Apr 27, 2010

Visit to Auschwitz comes to life when survivor visits

by Abby Armbruster

Junior Erin Logan looked out at the land and could see for miles. The grass was beautifully green, she said, and the area was gorgeous.  It was hard for her to believe that the same place that was so beautiful now used to be the harshest death camp of the Holocaust — Auschwitz.

“It is hard to imagine that all of this is going on while the sun is out,” Logan said. 

Holocaust and Auschwitz survivor Irving Roth visited Liberty University to discuss his story with students on Thursday, April 22. 

Ever since Logan was little, she would read about World War II, and she had an AWANA leader whose family had to escape from Holland because of Adolf Hitler’s reign.  

“I think you can learn a lot from looking back,” Logan said. “I don’t want to forget it.” Roth gave students a similar message.

Logan visited the death camp in Poland in 2006, and said it was a good experience for her to take in. In two short years, over one million people died within Auschwitz’s walls. 

“We went through the gate, and that got a lot of us because (the sign) says, ‘Work and you shall be free’ and obviously, we knew that they worked hard and were never free,” Logan said. 

Logan, along with 17 other people, saw the train tracks that led to thousands of people being killed per day. Roth described the train that took him to Auschwitz as a cattle car, with 90 people per boxcar and no windows or bathrooms. He traveled on the train for three straight days.  Logan saw the barracks that housed people, with Jewish people staying in wooden barracks, and the non-Jewish people, who stayed in brick barracks.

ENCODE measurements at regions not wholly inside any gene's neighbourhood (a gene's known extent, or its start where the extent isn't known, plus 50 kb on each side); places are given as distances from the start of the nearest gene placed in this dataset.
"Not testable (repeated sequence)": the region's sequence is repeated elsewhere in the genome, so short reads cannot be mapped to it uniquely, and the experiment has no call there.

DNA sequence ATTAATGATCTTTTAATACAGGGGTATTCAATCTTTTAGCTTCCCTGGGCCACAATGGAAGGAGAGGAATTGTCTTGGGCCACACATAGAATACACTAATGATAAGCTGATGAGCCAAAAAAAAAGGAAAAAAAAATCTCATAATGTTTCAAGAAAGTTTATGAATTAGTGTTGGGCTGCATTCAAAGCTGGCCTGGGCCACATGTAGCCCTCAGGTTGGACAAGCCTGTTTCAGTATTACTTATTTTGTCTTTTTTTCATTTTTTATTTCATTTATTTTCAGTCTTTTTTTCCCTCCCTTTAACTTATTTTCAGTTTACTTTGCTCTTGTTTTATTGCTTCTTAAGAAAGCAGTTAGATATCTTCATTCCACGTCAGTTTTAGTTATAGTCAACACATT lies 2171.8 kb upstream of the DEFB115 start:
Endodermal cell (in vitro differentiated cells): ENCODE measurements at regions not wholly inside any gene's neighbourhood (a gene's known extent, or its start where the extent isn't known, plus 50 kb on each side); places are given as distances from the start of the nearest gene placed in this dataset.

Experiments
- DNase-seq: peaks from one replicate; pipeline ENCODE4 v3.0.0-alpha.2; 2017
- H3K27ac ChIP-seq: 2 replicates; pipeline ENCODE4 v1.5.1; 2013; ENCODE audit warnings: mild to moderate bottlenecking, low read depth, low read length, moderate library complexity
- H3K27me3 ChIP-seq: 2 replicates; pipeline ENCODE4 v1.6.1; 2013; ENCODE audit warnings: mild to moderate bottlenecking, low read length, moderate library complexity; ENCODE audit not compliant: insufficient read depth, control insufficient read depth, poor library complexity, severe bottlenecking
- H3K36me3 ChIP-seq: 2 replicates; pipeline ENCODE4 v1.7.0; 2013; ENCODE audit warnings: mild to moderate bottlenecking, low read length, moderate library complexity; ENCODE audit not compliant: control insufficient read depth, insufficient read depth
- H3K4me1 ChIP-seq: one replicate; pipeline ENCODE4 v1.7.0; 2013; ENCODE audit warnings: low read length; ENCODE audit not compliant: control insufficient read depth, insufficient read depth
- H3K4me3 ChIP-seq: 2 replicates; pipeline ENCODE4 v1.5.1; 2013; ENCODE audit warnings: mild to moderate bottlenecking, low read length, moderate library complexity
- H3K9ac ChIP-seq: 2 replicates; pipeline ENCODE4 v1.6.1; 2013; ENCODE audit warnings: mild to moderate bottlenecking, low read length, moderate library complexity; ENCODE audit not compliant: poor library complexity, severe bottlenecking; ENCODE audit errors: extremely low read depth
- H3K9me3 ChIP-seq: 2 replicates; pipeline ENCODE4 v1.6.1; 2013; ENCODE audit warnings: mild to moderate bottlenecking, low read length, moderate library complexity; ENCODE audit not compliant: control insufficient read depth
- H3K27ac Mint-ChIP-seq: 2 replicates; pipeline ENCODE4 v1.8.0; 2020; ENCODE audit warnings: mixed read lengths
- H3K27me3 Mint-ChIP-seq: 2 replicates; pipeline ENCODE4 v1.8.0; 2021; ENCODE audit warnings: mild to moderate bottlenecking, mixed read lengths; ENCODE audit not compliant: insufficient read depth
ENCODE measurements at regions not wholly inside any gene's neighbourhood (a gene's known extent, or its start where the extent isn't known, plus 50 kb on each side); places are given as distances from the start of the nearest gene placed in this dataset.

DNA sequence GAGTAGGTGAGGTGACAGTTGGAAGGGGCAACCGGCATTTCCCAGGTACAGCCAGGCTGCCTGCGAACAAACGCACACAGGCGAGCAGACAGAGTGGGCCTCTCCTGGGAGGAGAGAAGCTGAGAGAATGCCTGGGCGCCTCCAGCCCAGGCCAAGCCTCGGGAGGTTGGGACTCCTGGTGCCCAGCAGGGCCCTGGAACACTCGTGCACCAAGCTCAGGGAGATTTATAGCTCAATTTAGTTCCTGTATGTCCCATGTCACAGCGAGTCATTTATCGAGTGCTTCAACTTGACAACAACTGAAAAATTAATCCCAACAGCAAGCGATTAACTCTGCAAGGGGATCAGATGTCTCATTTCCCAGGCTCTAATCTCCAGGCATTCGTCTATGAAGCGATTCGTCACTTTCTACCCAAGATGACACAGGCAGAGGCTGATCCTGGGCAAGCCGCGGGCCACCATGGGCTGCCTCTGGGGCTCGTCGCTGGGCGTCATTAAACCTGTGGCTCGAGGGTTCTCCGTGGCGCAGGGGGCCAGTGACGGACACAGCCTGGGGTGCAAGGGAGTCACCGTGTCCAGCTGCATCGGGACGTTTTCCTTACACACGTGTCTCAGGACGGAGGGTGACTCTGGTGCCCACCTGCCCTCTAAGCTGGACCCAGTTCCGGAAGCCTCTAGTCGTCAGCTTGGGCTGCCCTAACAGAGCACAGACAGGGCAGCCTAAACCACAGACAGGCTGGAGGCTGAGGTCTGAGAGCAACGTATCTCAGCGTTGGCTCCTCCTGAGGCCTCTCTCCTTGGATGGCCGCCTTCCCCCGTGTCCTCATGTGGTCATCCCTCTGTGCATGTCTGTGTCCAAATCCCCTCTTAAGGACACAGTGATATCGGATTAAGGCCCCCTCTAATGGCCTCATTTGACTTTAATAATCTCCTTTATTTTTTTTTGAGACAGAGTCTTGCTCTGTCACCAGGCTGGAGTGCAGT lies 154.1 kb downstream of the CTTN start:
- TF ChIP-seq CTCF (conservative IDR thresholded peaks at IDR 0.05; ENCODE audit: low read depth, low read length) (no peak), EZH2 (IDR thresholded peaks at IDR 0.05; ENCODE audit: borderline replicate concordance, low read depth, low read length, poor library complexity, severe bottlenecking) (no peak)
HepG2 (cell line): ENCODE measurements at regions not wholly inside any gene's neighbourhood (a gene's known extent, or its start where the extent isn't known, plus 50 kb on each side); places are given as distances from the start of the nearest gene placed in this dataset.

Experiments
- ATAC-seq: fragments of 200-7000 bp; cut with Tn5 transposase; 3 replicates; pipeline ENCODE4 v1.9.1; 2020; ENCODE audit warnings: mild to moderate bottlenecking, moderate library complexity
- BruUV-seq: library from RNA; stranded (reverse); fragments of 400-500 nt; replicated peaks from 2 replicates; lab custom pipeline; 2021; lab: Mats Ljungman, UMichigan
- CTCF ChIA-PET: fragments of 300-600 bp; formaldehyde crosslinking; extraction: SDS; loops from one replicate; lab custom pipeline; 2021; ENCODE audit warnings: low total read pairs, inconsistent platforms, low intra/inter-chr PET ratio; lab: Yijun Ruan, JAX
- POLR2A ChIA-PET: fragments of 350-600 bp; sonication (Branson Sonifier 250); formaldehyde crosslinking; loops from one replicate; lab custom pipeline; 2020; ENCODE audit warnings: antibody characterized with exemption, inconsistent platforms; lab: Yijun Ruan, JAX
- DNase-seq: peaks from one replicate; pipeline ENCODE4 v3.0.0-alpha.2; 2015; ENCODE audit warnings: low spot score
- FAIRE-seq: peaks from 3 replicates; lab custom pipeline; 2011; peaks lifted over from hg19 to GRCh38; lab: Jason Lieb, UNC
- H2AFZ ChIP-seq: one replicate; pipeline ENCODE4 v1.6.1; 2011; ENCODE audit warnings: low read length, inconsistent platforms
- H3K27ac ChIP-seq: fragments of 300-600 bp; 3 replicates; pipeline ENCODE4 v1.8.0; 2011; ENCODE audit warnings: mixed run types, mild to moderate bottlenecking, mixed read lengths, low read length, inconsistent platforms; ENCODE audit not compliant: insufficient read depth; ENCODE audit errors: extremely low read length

Roth said staying in the barracks was like staying in “wooden shelves” instead of bunk beds. About 1,000 people could stay in each barrack, according to Logan.  Normally, four people would share each bunk bed.

One building that many survivors forget to mention is the bathroom house, which Logan described as rows of benches with holes cut out in the middle of them.  The holes were so close together that every time a person would use the bathroom, he or she would be touching someone else who was using the toilet. Because of the lack of nutrients, Logan said prisoners would be on the toilet more often than the average person, and she could not imagine what it actually smelled like during the Holocaust. 

Auschwitz held one room full of shoes, and one room full of hair that was shaved from whomever entered the camp.  What stood out to Logan was the fact that there was a long red-haired braid among all of the rest of the hair, which obviously was not from someone who was Jewish. 

“What I would like to do tonight is take you through a journey,” Roth said as he began his speech, but Logan was remembering her own journey where she walked the same path Roth had nearly 60 years earlier. 

 

Contact Abby Armbruster at

aarmbruster@liberty.edu. 


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